Eamon Dunphy is so far past his prime as a misanthropist that it’s hard to recall when exactly he left punditry behind and entered the realm of parody.
I’d be inclined to call him the Jackie Healy-Rae of RTÉ, were it not for the fact that the Kerry political caricature only trousered over €240,000 of taxpayer’s money last year (including a €41,000 ‘special allowance’ dating back to the man Pee Flynn calls Taoiseach Bertie’s vote-buying after the ’97 general election). Eamo’s, for the want of a better word, “shameful” salary from the public service broadcaster came in somewhere around the €328,000 mark. Then again, Dunphy, unlike Jackie, doesn’t have two salaried assistants. Or maybe he does, Bill. Jealousy will get you nowhere, but sure you’d go cracked keeping all that bitter envy to yourself. And it’s not as if you can call Joe Duffy (€408K thank you) to complain about it.
The Dunph, one-time bane of ‘Official Ireland’, has been operating on both sides of every fence you can think of for ages now. The 63-year-old newly-wed used have his finger at least partially on the national pulse. When he was railing against Jack Charlton during Italia ’90 there was a certain constituency that concurred with his criticism of Ireland’s ‘percentages’ style of play, which, while successful, was arguably guilty of misusing a generation of Irish footballers.
Charlton’s backers, who were in the majority, at least to begin with, noted that Johnny Giles also had a collection of really good players during his time in charge of the Irish team and still couldn’t make a major finals. Ditto Eoin Hand. Jack’s happy-clappy ends justified the crude means.
For Dunphy to claim that last Saturday night’s performance against Italy was “a travesty”, “terrible” and that there were “real” football people “crying” in the stands in Croke Park – though I can imagine a few GAA heads were discomfited by the brilliant atmosphere; ‘International Rules’ it wasn’t – was another insult to viewers’ intelligence. Never mind the players who are unrecognisable from the rabble the previous regime routinely put out.
Where once he was just emotional, and sometimes tired too, Eamon’s ‘analysis’ is bordering on emotional wreckage these days. A question: would any of the Irish team get in the Italian side? Not in your dreams. Another question: would you let Dunphy within an ass’s roar of the Ireland technical area? Maybe. In your worst nightmare.
Ultra-conservative yes, but definitely not deluded, Trapattoni is, as Giles observes (as he does the differences in the hands dealt Giovanni and Jack) “his own man”; Italy being happy isolation from whatever media machinations might pertain over here.
If Giles was unlucky as Ireland boss, Trap is regarded as being the opposite, though with a bit more fortune we could have beaten his native country, the world champions remember, home and away.
The fact that Ireland will face tough opposition in the play-offs (Greece or Russia looking only slightly less daunting than France or Portugal; I can just see Ronaldo or Franck Ribéri taking on ‘Zinedine’ Kilbane in his 101st or 102nd appearance – fair play, Stephen Ireland he ain’t), isn’t a bad thing.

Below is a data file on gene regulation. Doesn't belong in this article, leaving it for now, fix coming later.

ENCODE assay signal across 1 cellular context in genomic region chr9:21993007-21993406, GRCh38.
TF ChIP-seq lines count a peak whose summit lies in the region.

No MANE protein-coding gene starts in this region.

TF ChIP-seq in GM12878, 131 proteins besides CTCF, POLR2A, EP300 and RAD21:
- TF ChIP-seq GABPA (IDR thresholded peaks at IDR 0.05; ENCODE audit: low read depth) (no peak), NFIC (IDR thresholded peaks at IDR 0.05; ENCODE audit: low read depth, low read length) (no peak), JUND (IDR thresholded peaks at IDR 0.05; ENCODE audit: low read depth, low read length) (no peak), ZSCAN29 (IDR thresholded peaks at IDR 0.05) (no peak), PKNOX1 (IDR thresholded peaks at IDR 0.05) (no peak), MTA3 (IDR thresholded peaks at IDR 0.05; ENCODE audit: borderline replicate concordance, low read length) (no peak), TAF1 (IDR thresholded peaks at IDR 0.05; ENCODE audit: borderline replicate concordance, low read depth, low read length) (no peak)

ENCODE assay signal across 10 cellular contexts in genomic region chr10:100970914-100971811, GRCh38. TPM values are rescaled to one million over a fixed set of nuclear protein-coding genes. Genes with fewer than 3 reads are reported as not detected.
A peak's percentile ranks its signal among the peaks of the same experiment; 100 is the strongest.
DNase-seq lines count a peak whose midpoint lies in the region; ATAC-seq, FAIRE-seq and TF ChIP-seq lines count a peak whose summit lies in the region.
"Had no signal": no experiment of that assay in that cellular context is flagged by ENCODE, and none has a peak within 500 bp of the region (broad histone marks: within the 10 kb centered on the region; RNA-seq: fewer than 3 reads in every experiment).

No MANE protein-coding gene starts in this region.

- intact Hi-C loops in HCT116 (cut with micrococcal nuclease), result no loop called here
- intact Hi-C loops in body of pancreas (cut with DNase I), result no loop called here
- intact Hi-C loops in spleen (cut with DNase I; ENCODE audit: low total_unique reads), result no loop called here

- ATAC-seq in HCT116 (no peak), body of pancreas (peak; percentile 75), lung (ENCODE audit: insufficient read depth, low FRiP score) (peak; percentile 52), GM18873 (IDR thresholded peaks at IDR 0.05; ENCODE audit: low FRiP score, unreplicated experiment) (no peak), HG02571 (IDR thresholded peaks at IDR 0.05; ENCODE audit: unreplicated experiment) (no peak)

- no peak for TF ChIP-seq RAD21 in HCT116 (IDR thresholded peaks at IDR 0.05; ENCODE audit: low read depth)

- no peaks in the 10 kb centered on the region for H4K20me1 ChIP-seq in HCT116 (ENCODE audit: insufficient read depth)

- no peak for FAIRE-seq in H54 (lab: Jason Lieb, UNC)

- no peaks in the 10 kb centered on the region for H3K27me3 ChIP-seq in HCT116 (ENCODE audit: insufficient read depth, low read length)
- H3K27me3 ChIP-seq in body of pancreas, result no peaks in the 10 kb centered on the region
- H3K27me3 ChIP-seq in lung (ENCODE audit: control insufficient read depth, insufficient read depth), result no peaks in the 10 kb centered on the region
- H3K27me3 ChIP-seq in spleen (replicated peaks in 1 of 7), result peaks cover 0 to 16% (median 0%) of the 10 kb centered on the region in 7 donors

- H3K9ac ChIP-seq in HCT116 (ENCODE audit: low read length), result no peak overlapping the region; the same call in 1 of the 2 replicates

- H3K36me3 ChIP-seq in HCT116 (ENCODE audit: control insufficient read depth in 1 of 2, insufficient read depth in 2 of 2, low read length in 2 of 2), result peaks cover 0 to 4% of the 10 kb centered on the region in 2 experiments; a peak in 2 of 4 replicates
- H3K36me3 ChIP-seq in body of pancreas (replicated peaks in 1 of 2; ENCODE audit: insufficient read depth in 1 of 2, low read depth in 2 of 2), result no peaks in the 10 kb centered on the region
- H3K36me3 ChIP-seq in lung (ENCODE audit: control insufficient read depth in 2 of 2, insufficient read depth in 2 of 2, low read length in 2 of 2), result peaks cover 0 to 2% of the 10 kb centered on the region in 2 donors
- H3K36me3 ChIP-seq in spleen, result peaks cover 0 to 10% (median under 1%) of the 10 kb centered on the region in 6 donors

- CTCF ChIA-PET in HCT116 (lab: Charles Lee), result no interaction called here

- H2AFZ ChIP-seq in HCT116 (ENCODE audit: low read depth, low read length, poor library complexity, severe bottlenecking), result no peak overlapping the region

Ireland are traditionally better against the big fish than the small fry we may have landed had FIFA not exercised their option of fixing the seedings in the interests of filthy lucre.
Getting to the World Cup finals is the be all and end all for the FAI. After the Staunton debacle, John Delaney can’t afford any more expensive errors of judgment, especially with a shiny new 50,000-seater stadium to fill on a fairly regular basis from next year on.
While probably premature, the contract extension recently given to Trapattoni and his management team (even though Liam Brady seems to be biding his time, possibly to see how the current campaign pans out) was in one man’s gift and one man only.
No deal would have been done without Denis O’Brien’s say so. He’s paying half the Italians’ wages and the FAI executive would have been only too happy to hand the incumbents another couple of years on slightly ‘reduced’ terms (Trap being on €1.8m p.a. up to now) as long as the thorn in Tony O’Reilly’s side was amenable to upholding his end of the bargain.
All Delaney and co are concerned with for now is avoiding another embarrassing managerial trawl of the kind that followed the ‘mutual separation’ with the new boss of English basement-dwellers Darlington. For the reality is that until O’Brien came to the rescue the FAI were looking at a shortlist so sparse that the Faroe Islands probably had better options before Brian Kerr became an Eskimo.
If the play-offs don’t work out they’ll cross that costly bridge when they come to it. The quality of the football doesn’t really matter a damn – and it’s not all bad, with some genuine ingenuity in evidence the other evening. At least we’re competitive now, and considering the players we can call on at the present time, they’re punching well above their weight.
Andy Reid has tardily shed a lot of his, though he’s not exactly a ‘skinny little rat’ (Stephen Hunt’s straight-talking term for the double-talking Dunphy) just yet. But when it comes to the crunch, much and all as most people would like him to get a fairer crack of the whip, he’s barely a good player, and certainly not a great player. And his greatest champion – for now – is simply symptomatic of so much that’s wrong with this country: yet another grossly overpaid underperforming employee of the State.